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The potential of optogenetic cochlear implants
One in six people in the UK have some form of hearing loss. Severely or profoundly deaf people can often assist their hearing with the use of hearing aids, cochlear implants or a combination of these technologies, called electroacoustic cochlear implants. There are currently around 10,000 people in the UK with either standard or electroacoustic cochlear implants.
Cochlear implants rely on a receiver surgically implanted in the mastoid bone behind the ear with electrodes inserted into the inner ear. Externally a microphone and speech processor converts sound into an electrical signal which is sent to the electrodes. These electrodes stimulate innervation of the Spiral Ganglion Neurons (SGNs) and send a signal through the auditory nerve to the brain, where it is perceived as sound. In an electroacoustic implant the exterior part of the device also incorporates a hearing aid to amplify lower frequency sound.
Spinal Ganglion Neurons (SGNs) are the sensory neurons of the auditory system. Their cell bodies lie in the cochlea where they detect sound waves. When functioning normally they will then send an electrical representation of the sound wave to the central nervous system.
Cochlear implants are currently the best option for high frequency hearing loss that cannot be helped by hearing aids alone. However, the cochlear is a very sensitive organ with around 30,000 highly organised SGNs. In comparison, cochlear implants are not nearly as sensitive. Cochlear implants normally have between 12 and 24 stimulation electrodes and their diffuse electrical fields can lead to crosstalk, blurring people's ability to distinguish tonally distinct sounds.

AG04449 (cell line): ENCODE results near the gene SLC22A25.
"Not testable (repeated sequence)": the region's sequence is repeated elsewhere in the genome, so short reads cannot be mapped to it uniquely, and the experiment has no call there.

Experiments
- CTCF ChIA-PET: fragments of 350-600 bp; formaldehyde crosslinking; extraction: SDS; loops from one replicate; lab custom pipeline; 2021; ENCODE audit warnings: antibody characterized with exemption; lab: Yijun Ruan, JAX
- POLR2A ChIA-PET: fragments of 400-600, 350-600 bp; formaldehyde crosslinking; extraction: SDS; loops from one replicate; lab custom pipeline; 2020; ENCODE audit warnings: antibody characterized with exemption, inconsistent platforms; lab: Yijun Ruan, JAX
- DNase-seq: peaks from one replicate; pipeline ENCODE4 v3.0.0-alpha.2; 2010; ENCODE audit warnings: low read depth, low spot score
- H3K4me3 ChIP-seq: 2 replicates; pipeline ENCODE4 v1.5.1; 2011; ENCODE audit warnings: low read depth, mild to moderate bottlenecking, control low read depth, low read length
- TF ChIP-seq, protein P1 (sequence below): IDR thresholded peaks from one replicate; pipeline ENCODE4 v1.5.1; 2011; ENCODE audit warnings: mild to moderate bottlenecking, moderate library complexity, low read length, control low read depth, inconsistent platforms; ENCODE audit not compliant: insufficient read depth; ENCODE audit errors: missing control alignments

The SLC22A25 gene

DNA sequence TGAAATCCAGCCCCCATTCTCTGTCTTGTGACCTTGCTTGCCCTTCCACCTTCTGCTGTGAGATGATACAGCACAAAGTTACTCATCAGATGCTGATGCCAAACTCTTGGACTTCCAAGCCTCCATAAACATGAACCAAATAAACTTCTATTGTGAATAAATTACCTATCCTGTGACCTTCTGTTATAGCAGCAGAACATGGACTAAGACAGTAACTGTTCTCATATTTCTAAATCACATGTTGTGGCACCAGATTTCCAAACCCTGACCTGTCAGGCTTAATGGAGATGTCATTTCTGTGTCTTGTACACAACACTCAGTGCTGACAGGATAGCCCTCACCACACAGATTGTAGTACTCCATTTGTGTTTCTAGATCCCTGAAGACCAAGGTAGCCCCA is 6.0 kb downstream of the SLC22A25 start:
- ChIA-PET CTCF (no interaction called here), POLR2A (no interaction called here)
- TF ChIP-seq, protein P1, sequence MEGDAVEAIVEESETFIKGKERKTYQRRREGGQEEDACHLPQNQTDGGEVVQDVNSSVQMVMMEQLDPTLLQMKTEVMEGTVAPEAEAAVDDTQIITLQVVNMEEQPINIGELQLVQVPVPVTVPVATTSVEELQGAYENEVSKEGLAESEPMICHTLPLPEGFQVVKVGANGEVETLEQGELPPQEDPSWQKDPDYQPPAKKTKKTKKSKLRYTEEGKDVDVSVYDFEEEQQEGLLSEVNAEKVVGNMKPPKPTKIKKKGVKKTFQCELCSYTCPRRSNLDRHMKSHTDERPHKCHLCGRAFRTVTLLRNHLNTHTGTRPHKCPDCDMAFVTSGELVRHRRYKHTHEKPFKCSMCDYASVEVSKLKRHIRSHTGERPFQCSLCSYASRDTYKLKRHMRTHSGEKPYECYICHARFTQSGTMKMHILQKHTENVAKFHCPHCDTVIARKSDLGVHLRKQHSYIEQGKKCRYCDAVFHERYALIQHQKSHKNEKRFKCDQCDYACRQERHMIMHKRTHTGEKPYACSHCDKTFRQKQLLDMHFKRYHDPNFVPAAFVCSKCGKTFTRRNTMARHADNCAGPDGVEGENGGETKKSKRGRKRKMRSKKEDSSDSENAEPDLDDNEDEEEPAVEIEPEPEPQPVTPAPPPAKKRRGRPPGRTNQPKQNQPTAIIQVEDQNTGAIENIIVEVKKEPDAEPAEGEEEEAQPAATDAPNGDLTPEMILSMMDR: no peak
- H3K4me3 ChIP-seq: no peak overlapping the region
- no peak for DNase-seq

A group from the University Medical Centre Göttingen, Germany, are investigating the possibility of using an optogenetic alternative to electrical cochlear implants – using light to stimulate SGNs in the inner ear. Eventually they want to provide options for improving frequency and intensity resolution of auditory coding, helping those that are severely or profoundly deaf distinguish a wider variety of sounds.
(For an introduction to optogenetics read our article – Optogenetics: shedding light on the brain's secrets.)
Victor Hernandez and colleagues have provided the first proof of concept in their paper published in The Journal of Clinical Investigation. Using a combination of electrophysiology and optogenetic techniques the group found that optogenetic cochlear stimulation was able to activate the auditory pathway. Furthermore, they provided evidence that the optogenetic stimulation was able to better establish the frequency and intensity of the sound.
The group states that optical stimulation has "the potential to improve auditory prosthetics, because a larger number of independent stimulation channels would enable innovative strategies for coding frequency and intensity in order to enhance the perception of speech, prosody, and music."
Hernandez V.H., Gehrt A., Reuter K., Jing Z., Jeschke M., Mendoza Schulz A., Hoch G., Bartels M., Vogt G., Garnham C.W., Yawo H., Fukazawa Y., Augustine G.J., Bamberg E., Kügler S., Salditt T., de Hoz L., Strenzke N., Moser T. (2014) Optogenetic stimulation of the auditory pathway Journal Clinical Investigation, 124(3):1114–1129 doi: 10.1172/JCI69050